Michael Bloomberg announces his candidacy for Democratic nominee of President of the United States. Photo by Drew Angerer/Getty Images
By Evgeny Stolyarov
February 6th, 2020
The nomination of a Democratic contender for President of the United States began on Monday with the Iowa caucuses. Due to a poorly developed app, results were delayed and amid this confusion, Michael Bloomberg, the former mayor of New York City and billionaire, went on a spending spree. Even though Bloomberg did not get a single delegate from Iowa, he plans on winning the nomination by being the alternative moderate to the progressives. Bloomberg has made multiple unconventional decisions but by far the most consequential one is not accepting any donations. In other words, Bloomberg is fully self-funding his campaign to, as he claims, catch up with the rest of the campaigns who have been fundraising for months.
Fully self-funded candidates do not feel the need to listen to concerns from certain voters and do not reflect the actual beliefs of the voters. Furthermore, self-funded campaigns pose a threat to the basic idea of democracy — politicians represent the beliefs of the voters.
Self-funded candidates do not need to worry about donations and therefore face no consequences of alienating a part of the electorate. Political candidates usually ensure to have broad support to increase donations, but self-funded candidates do not feel the need to do this.
For example, Pete Buttigieg, another Democratic contender, apologized after a video resurfaced of him saying “All Lives Matter”, a response to the “Black Lives Matter” movement popularized by the Republican party. One of the reasons for his apology is the fact that Buttigieg needs to appeal to all voters, including African Americans, to raise as much money as possible.
Bloomberg, on the other hand, can make derogatory as he did in 2016 when he called transwomen a “man wearing a dress”. Bloomberg has not yet apologized for the statement and the fact that he is self-funding his campaign and does not require to fundraise from the LGBTQ+ community means he probably will not apologize.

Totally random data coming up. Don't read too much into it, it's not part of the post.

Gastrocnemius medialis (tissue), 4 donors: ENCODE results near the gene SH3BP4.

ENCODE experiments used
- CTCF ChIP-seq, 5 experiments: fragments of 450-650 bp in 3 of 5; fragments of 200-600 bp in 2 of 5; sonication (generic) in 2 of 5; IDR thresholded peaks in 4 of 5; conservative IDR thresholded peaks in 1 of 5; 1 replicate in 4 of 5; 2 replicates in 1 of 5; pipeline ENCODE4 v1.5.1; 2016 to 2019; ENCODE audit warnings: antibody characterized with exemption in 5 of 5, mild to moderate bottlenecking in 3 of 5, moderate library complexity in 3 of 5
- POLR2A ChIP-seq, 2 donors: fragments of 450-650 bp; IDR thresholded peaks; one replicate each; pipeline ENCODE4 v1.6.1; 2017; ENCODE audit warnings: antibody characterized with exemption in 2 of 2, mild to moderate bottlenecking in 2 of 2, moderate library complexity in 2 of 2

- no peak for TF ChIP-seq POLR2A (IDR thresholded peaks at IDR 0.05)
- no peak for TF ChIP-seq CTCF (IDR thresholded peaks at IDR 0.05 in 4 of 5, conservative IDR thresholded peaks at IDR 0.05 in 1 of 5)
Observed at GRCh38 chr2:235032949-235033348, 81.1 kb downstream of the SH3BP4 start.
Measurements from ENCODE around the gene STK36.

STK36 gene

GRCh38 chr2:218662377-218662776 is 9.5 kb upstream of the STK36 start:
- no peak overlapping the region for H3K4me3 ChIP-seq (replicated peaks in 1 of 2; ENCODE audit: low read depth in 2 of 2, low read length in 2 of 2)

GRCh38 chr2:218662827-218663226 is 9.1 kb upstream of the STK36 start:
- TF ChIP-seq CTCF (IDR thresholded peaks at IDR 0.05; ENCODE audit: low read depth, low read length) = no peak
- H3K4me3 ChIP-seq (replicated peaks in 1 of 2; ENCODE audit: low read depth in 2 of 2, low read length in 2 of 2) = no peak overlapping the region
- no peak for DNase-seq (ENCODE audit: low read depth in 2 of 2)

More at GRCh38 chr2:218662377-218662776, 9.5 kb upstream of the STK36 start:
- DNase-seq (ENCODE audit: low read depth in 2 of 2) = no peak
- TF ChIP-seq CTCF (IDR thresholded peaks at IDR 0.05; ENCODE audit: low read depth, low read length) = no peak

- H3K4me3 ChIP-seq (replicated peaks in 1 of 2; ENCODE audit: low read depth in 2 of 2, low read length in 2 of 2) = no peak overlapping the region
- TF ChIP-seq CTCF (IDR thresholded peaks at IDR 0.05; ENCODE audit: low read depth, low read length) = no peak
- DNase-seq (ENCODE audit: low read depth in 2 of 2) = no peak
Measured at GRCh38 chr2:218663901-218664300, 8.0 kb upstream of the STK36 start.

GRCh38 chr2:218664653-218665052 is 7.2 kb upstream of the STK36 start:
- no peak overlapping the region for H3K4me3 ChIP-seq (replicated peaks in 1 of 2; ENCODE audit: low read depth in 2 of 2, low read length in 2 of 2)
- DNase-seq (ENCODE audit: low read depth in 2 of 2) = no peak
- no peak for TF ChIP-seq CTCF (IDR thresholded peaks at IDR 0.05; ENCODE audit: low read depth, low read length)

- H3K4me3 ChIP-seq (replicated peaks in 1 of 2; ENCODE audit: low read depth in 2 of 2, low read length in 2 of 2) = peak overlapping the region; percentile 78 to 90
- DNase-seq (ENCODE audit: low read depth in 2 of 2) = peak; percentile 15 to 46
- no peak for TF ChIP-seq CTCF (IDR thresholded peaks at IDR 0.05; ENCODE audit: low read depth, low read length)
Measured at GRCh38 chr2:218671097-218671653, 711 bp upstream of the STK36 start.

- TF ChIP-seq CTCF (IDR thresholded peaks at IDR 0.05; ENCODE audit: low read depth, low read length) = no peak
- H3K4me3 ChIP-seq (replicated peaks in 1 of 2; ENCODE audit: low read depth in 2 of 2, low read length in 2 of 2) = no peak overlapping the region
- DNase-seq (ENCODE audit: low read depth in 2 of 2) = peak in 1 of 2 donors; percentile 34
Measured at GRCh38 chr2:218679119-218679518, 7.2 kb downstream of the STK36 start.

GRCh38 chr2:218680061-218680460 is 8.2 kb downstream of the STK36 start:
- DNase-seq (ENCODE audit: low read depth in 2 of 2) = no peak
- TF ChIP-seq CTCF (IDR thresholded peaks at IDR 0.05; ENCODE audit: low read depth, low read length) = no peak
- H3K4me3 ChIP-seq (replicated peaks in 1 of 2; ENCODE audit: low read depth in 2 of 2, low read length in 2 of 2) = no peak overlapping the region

Some claim that a political candidate, no matter whether self-funded or funded by millions of contributions, still needs to appeal to voters to win. The idea is that self-funding in itself is not an issue since if a candidate has an unpopular position, she/he simply will not win the election.
Whilst there is some truth to that, self-funding candidates simply do not allow voters to choose a candidate based on merit. The two most reliable ways of garnering support are through advertisement or campaigning. Usually, candidates use a combination of both, but Bloomberg’s strategy has been to outspend all candidates on advertisement and spend far less time campaigning, something no other candidate can afford. This means that whenever a voter is exposed to Bloomberg, it is not through personal contact like a rally or local event but instead a T.V. advertisement. This means voters do not make their decision based on the actual merit of a candidate and instead choose the image constructed by the candidate through advertisement.
According to Politico, just in the months of May to August, Buttigieg held 240 events where voters were able to meet the candidate. On the other hand, according to CNBC, Bloomberg has spent more than $180 million dollars of his own money, far more than any other Democratic contender. The majority of the money went to advertisement. This further shows how self-funded candidates are exposed to voters through ads and not campaign events.
Due to a combination of self-funded candidates being able to disregard certain parts of the electorate and voters basing their beliefs not on the actual merit of a candidate, the problem with self-funded candidates and campaigns is clear. In a democracy of “we, the people”, politicians are expected to accurately represent the beliefs of their constituents and voters. Self-funded candidates simply do not do that. Voters instead should choose a candidate that does not self-fund and donate to them to stand against the undemocratic candidacies of self-funded campaigns.